Motu - History and Cultural Relations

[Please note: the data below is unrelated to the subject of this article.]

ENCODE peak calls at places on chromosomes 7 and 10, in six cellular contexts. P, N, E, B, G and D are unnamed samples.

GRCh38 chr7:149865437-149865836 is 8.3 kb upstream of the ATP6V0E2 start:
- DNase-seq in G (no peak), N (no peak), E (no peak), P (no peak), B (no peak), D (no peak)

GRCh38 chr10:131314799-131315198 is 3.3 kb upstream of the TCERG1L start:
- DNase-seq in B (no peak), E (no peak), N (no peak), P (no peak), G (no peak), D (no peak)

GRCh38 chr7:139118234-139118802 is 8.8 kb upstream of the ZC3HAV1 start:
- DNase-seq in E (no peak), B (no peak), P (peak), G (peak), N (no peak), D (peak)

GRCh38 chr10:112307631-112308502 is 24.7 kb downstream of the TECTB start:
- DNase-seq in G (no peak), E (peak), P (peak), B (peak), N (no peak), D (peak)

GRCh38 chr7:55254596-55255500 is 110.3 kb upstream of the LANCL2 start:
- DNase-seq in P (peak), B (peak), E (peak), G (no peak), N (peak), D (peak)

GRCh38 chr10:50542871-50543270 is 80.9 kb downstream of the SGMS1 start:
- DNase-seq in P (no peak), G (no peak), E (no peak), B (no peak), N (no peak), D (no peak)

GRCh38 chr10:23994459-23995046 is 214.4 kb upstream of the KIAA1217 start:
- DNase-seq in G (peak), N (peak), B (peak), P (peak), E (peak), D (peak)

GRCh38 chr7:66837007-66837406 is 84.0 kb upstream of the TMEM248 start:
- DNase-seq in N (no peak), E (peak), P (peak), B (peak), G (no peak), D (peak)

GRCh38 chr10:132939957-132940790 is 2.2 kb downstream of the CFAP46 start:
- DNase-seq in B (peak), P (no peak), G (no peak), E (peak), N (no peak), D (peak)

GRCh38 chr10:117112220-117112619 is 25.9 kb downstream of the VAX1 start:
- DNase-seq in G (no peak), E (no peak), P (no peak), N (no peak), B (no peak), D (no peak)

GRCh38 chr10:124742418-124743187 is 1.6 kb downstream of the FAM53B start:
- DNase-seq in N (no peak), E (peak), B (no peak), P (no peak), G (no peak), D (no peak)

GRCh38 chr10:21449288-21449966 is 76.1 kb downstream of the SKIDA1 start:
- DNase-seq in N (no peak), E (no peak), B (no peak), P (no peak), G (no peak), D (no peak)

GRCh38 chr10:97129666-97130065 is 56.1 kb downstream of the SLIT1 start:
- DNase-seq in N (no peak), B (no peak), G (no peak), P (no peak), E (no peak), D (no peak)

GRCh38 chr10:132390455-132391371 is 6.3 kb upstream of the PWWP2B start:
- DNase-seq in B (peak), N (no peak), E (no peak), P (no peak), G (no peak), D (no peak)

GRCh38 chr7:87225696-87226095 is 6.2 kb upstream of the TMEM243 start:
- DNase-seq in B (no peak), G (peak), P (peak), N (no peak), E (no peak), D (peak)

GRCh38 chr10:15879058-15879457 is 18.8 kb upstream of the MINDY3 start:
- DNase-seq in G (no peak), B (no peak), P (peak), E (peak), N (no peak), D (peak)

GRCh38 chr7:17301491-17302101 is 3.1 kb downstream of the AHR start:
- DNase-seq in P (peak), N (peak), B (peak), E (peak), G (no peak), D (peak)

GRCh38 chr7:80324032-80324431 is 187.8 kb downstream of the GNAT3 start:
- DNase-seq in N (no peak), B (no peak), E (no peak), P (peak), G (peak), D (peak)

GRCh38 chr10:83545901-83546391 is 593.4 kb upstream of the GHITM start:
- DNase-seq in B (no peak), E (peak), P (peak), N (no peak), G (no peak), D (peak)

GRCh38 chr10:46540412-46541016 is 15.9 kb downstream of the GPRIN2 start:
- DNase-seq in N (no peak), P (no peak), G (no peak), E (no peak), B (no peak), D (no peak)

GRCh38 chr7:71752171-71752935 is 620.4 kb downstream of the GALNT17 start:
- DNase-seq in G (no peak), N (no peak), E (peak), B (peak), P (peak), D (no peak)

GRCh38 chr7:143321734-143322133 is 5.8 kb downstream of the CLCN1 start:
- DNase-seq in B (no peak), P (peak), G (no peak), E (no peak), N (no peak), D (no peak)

Available archaeological evidence suggests that the Motu, seafarers with their own distinctive maritime culture and ceramic tradition, first occupied their present habitat Comparatively recently in the history of settlement on New Guinea's southern shores. From 1872, when the first Christian missionaries arrived, through the entire colonial period inaugurated in 1884 with the establishment of a British Protectorate, Motu—particularly in the Port Moresby villages—participated actively and significantly in the social, Economic, and political developments that culminated in the establishment of Papua New Guinea as an independent nation-state in 1975. The early colonial government employed Motu speakers—including policemen recruited from the Solomon Islands who acquired a knowledge of simplified Motu when stationed in Port Moresby and, subsequently, Motu themselves—in remoter administrative Districts. As a result, a simplified version of the Motu language, at first called "Police Motu," but now known officially as "Hiri Motu," became established as a lingua franca in Papua. Motu from Port Moresby villages, educated in English at their mission school, were also recruited to clerical or commercial jobs in Port Moresby. Nevertheless, before World War II, only a small proportion of Motu in the Port Moresby villages and almost none from other villages worked for wages, and most villagers made their living from traditional subsistence activities. Since World War II, Motu—first from the Port Moresby villages and then from the remoter villages as they were connected to the town by road—have increasingly entered the work force of Port Moresby's expanding commercial, industrial, and service economy, until today almost all Motu men and many women work full-time for wages in the town; those from nearer villages commute daily, and those from remoter Villages live in town during the working week and return home at the weekends. As the Motu work force was absorbed into the urban economy, traditional economic enterprises Declined and eventually disappeared. Apart from a few Commercial fishermen, most able-bodied Motu men and many women are today urban workers: entrepreneurial, professional, white-collar, and blue-collar. Traditionally, Motu maintained trading relationships and lived in peace with some of their immediate inland neighbors, with whom they traded mainly fish for vegetables and fruit, and with the Erema and Toaripi peoples some distance west across the Gulf of Papua, to whose villages they made annual overseas trading expeditions (known as hiri ), exchanging pottery and ceremonial ornaments for sago, canoe hulls, and areca nuts. Outside of these exchange relationships, contacts with other neighboring peoples prior to colonization were fortuitous and hostile.

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